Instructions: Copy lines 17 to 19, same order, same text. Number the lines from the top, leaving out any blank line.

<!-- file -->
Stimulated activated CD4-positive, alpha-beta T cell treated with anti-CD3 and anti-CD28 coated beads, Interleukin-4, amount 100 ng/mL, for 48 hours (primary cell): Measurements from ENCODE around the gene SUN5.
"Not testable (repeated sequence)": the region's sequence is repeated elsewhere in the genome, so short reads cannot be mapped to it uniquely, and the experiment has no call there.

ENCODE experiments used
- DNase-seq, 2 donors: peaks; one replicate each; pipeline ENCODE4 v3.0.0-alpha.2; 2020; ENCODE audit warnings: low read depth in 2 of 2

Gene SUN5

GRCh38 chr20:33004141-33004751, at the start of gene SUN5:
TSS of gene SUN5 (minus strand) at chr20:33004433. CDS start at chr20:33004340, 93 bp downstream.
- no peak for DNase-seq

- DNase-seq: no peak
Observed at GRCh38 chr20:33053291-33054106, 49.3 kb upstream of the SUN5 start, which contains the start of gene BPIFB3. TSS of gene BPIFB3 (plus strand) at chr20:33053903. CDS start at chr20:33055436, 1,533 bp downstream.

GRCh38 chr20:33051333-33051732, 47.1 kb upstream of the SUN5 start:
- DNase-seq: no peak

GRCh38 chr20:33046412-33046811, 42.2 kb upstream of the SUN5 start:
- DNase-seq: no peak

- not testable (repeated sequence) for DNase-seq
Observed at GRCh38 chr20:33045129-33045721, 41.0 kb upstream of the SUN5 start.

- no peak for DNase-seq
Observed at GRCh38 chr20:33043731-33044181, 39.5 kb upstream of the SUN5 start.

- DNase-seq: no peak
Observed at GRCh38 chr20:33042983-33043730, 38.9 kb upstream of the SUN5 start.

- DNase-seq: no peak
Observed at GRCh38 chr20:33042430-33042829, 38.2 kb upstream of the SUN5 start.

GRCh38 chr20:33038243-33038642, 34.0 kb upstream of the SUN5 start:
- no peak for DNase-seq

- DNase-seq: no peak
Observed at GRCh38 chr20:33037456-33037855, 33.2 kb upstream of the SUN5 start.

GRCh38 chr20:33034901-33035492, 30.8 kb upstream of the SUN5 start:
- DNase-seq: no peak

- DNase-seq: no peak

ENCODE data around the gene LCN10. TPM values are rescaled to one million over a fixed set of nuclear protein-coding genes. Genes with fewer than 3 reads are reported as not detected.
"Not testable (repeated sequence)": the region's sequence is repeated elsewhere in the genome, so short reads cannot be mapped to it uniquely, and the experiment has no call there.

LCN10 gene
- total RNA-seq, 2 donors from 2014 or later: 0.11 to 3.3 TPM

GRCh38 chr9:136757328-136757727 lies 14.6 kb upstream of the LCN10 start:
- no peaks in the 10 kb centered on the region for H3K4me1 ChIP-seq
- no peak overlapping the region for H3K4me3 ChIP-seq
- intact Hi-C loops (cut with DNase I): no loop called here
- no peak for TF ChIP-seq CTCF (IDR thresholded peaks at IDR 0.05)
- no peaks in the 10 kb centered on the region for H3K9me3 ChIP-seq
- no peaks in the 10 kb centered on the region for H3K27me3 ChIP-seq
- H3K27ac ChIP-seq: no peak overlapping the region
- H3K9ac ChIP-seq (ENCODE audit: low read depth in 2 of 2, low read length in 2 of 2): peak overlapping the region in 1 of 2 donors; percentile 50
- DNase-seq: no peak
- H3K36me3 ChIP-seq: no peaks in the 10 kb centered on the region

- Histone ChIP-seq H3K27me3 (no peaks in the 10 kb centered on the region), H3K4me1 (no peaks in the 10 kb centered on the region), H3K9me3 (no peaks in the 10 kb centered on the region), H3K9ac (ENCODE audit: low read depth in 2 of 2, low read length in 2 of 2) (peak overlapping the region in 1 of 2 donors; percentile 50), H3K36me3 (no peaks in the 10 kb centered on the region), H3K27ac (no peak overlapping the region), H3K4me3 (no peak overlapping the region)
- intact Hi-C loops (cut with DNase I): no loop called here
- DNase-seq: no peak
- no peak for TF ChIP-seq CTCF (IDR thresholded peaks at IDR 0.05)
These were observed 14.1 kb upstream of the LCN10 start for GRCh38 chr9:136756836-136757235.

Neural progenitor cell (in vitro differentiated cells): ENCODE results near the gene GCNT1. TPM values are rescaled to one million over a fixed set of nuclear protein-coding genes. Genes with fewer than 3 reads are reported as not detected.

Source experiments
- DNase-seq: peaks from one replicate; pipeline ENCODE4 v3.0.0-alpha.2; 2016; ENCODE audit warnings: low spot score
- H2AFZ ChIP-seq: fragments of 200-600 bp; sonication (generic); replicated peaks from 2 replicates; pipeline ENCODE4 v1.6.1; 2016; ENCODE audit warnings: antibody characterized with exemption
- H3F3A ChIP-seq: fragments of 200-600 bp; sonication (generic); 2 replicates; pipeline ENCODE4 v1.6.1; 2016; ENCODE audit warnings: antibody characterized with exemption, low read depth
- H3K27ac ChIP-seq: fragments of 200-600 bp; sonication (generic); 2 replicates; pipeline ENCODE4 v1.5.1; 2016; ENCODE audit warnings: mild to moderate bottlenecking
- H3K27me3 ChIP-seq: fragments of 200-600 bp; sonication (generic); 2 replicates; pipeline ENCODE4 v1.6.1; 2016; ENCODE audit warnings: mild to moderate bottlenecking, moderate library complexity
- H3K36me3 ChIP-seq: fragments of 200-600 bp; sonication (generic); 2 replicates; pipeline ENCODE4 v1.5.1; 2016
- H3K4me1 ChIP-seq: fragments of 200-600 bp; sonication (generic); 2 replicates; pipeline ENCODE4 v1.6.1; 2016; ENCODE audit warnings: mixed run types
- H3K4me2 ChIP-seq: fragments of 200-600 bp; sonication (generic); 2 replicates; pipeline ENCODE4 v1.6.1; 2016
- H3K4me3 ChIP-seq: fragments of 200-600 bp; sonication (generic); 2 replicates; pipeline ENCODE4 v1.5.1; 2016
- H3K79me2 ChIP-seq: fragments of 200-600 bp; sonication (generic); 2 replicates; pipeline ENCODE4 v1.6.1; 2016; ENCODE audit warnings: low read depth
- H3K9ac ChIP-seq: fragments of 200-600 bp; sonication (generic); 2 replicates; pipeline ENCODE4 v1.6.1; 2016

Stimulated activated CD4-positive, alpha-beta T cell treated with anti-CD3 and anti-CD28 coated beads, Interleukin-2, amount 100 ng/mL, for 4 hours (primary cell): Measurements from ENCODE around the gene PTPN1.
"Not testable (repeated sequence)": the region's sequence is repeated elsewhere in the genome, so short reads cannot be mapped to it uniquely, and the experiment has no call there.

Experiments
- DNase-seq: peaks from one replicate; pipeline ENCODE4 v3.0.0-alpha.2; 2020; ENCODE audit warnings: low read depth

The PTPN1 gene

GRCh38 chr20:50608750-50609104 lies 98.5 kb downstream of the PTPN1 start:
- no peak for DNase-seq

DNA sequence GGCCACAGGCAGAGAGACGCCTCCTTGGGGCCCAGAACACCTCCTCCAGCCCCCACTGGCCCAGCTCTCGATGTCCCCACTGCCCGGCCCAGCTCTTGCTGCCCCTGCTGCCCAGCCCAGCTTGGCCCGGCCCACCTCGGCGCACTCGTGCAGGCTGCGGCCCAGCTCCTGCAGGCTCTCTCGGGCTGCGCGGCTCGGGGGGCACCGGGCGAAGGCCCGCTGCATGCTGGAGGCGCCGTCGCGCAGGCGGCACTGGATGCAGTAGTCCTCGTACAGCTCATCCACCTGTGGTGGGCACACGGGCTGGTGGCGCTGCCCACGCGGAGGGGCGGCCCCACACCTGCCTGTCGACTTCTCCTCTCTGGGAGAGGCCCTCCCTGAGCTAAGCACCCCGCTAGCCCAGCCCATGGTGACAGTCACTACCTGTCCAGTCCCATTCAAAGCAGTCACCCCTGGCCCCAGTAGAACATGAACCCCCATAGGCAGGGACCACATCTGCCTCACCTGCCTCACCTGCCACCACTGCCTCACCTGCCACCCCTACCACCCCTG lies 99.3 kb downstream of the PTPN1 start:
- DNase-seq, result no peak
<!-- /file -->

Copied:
- no peak for DNase-seq
Observed at GRCh38 chr20:33043731-33044181, 39.5 kb upstream of the SUN5 start.

- DNase-seq: no peak